A recent post on this blog discussed how a Minnesota resident's desire to leave money to a charity in his or her will or trust documents can backfire and lead to probate litigation. For example, sometimes the other heirs feel that the charity is granted too large of a share of the estate. At other times, a charity itself will sue an estate if it does not get what it feels it deserves under the terms of the will or trust. While this might seem greedy, in fact charities often count on such bequests in order to keep their operations running.
Our Minnesota readers may remember that several weeks ago, this blog reported on a developing court battle involving a media mogul, who is over 90, and his former girlfriend. The former girlfriend, 40 years the man's junior, was acting as the businessman's health care representative and monitoring his care.
As last week's post discussed, being a personal representative in Minnesota carries with it a lot of responsibility and exposes the personal representative to a lot of potential pitfalls. Many of the probate mistakes discussed last week are not uncommon, nor are they entirely beyond the pale of reasonableness. Many personal representatives who are only acting in good faith can easily make a bad investment decision, or, in an effort to be nice or even responsible, inadvertently mishandle estate property.
As this blog has stated before, personal representatives in Minnesota have the difficult job of managing a deceased person's estate, a process that can take considerable time and effort between learning about and gathering a person's assets.
The last several posts on this blog have discussed possible legal issues that arise when a creditor attempts to assert a claim against a Minnesota estate. Depending on the size of the estate, a creditor's claim can have a huge impact on how much of an inheritance surviving family members ultimately receive, as creditors are generally first in line to get paid.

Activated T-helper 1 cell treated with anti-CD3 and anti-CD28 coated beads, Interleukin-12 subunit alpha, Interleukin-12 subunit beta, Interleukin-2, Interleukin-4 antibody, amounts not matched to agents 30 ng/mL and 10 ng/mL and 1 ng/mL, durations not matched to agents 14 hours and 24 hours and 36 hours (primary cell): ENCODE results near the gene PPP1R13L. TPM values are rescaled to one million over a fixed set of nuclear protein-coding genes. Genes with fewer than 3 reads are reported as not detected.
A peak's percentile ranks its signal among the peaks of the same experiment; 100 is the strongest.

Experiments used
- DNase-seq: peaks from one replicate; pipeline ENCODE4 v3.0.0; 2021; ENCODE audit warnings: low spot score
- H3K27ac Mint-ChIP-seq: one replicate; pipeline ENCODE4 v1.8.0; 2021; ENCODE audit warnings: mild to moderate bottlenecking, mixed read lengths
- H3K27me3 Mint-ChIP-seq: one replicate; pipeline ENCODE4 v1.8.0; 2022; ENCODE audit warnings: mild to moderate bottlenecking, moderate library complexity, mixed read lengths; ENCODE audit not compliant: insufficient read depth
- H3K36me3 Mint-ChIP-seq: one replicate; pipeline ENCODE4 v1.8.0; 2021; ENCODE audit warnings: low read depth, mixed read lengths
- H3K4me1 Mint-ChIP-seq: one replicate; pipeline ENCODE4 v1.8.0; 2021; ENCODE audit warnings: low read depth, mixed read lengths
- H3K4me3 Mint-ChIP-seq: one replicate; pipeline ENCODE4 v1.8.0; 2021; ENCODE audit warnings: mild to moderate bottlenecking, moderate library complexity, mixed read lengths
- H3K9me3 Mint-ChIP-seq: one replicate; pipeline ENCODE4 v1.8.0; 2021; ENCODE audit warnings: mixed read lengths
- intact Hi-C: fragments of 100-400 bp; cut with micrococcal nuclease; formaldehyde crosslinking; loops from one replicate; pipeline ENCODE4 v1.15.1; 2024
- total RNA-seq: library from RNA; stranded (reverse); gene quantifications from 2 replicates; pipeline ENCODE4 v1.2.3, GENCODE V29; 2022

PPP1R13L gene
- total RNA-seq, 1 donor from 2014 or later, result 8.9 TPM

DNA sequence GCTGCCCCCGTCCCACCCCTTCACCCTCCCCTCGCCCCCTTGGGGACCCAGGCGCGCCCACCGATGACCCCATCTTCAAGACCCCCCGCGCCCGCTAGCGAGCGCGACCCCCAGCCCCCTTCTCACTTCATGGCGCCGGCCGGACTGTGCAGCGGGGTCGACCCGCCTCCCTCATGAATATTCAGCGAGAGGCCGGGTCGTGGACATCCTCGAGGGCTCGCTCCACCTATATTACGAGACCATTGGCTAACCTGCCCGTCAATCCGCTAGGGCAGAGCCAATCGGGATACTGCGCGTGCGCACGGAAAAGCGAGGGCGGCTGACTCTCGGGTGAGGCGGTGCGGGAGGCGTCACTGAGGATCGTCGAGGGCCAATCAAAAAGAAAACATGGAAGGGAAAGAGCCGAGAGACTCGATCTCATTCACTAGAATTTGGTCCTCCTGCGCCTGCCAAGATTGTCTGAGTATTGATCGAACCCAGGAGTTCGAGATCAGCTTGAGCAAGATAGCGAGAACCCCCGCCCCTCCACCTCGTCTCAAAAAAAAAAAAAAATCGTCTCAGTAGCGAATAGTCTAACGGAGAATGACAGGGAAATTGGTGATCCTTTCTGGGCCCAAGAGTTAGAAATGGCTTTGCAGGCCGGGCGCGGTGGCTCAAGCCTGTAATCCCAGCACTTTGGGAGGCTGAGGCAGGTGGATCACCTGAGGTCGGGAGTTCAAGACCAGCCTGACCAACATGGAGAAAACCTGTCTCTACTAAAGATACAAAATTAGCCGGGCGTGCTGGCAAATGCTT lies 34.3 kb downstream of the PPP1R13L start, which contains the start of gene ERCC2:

The last several posts on this blog have discussed probate litigation issues that can arise when a creditor attempts to assert a claim against a Minnesota estate. Depending on the size of the estate, a creditor's claim can have a huge impact on how much of an inheritance that the deceased person's heirs ultimately receive, as creditors are generally first in line to get paid.
As last week's post on this blog discussed, sometimes time-consuming and costly probate litigation is not caused by internal strife among Minnesota families. Instead, the legal disputes involve an aggressive creditor who claims that the person who died owed the creditor money.
It is now the season of family gatherings, holiday parties, and spending time with loved ones. In fact, readers of this Minnesota probate and estate administration law blog may be in the process of traveling to or from get-togethers with their friends and relatives. For many Minnesota families, the holidays are the only time of year when they are with all of their parents, siblings, and other important connections. Though it may not sound like a lot of fun, the holidays can be a good time to discuss estate planning with one's parents and siblings.
Last week's post talked about how a mediation would work should family members or friends find themselves facing a legal dispute about a loved one's estate. For the right types of probate disputes, mediation can be a cost-effective way of resolving a legal problem quickly and putting a family on the road to reconciliation.
In at least one prior post, this blog has mentioned that in some cases, it may be advantageous for a Saint Paul, Minnesota, resident who is facing a will conflict or other court battle over a probate matter to try to use medication as a way of resolving the case. In the right types of case, mediation can get a dispute solved without a person having to devote a lot of time and expense to protracted and stressful litigation.